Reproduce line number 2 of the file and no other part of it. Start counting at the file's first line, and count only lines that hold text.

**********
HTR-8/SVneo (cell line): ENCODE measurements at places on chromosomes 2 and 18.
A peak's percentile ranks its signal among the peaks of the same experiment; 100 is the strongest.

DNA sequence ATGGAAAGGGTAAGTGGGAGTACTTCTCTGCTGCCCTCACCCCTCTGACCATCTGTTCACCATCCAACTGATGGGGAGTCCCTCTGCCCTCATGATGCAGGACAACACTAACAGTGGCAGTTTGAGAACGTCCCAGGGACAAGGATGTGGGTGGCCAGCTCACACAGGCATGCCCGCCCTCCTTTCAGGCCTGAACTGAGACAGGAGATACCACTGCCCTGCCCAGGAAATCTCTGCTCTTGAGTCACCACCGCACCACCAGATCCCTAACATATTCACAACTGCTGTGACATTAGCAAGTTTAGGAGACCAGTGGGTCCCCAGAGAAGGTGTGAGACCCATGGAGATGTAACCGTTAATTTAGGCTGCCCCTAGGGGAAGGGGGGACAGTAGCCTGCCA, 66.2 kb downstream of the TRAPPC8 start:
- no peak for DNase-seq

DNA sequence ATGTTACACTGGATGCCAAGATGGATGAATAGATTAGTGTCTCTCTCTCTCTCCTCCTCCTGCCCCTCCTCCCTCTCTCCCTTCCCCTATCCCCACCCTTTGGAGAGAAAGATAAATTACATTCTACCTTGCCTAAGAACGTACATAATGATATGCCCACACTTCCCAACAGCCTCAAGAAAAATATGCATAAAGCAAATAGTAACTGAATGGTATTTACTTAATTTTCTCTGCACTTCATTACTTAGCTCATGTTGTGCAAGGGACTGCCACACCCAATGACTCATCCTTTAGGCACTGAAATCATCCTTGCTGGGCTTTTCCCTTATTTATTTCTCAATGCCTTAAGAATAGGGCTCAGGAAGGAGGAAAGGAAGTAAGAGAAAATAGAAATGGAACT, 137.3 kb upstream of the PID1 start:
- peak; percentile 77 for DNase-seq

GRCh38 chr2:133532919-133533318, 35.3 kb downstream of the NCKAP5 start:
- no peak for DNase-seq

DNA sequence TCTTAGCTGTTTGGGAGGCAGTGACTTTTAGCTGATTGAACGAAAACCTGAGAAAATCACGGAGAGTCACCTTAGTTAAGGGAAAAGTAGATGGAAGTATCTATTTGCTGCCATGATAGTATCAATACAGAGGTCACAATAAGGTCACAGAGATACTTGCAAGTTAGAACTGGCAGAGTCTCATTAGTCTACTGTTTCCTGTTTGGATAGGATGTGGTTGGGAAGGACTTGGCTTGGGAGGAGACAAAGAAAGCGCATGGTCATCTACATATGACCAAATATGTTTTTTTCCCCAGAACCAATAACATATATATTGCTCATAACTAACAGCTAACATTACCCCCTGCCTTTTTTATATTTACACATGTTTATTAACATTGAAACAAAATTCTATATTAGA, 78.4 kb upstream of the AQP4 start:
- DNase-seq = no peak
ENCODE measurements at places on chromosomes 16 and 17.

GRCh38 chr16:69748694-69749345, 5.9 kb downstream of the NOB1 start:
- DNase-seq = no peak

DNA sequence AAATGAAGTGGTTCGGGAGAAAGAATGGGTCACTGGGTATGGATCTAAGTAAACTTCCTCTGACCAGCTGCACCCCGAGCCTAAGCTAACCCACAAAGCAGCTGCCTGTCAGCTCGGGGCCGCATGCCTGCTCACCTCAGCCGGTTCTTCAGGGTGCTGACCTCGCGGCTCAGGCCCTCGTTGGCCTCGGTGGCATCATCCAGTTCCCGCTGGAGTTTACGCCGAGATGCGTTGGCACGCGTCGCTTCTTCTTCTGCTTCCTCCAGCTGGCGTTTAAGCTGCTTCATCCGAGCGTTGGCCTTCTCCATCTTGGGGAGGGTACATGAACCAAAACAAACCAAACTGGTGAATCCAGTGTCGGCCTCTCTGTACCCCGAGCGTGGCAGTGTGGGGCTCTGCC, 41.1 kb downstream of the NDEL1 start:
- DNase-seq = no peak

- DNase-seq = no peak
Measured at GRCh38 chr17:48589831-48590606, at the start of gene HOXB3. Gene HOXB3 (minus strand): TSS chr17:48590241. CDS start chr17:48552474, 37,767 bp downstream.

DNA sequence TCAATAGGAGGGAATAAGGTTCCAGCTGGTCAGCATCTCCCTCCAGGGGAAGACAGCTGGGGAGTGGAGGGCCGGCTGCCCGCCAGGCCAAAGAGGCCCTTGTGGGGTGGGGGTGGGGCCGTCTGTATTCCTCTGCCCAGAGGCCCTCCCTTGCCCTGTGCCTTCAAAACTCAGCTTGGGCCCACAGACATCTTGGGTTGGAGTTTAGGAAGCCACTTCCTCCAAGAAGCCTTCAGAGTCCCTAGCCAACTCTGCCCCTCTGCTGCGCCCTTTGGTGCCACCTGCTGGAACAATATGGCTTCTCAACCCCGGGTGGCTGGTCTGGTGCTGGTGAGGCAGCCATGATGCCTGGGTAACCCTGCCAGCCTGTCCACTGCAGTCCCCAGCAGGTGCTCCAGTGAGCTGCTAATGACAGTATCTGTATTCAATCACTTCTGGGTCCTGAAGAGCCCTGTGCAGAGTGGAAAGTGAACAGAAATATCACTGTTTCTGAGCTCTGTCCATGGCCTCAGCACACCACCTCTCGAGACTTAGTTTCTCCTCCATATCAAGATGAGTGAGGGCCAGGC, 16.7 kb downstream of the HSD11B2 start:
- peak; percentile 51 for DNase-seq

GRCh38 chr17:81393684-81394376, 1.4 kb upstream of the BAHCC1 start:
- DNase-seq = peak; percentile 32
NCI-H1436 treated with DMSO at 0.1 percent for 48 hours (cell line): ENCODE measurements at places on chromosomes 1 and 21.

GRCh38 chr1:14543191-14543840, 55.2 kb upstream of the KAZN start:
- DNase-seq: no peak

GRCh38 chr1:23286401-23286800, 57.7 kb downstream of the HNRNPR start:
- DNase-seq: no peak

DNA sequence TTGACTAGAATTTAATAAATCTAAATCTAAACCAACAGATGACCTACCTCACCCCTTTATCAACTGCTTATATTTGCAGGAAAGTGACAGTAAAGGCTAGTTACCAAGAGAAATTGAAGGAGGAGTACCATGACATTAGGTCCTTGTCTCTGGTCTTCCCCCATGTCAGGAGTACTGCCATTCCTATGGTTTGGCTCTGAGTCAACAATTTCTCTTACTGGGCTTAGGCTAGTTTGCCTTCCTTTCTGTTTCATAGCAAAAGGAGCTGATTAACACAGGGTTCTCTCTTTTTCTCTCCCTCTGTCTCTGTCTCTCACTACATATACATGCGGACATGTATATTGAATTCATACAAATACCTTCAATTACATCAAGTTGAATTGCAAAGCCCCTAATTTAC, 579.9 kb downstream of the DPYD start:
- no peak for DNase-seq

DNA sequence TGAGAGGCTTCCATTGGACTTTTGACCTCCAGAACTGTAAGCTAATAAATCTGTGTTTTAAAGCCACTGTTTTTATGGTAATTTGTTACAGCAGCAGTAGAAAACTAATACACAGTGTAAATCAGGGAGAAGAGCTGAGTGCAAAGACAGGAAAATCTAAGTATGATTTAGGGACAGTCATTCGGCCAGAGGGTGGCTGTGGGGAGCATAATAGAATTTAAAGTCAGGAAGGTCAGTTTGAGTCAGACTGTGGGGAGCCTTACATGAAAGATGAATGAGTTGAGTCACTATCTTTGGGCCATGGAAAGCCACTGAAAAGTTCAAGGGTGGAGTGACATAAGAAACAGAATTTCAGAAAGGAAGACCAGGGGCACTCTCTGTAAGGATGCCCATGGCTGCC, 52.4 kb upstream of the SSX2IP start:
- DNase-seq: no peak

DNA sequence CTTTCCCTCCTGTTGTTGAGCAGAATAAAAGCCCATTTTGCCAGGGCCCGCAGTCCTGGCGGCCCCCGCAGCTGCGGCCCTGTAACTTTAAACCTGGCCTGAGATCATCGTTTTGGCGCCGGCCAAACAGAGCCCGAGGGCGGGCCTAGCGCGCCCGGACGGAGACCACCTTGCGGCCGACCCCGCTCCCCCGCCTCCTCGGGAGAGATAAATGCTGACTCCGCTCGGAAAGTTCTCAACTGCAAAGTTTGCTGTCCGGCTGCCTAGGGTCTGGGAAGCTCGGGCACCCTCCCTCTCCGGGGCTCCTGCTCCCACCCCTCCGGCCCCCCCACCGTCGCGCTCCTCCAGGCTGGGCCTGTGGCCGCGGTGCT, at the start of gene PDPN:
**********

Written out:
A peak's percentile ranks its signal among the peaks of the same experiment; 100 is the strongest.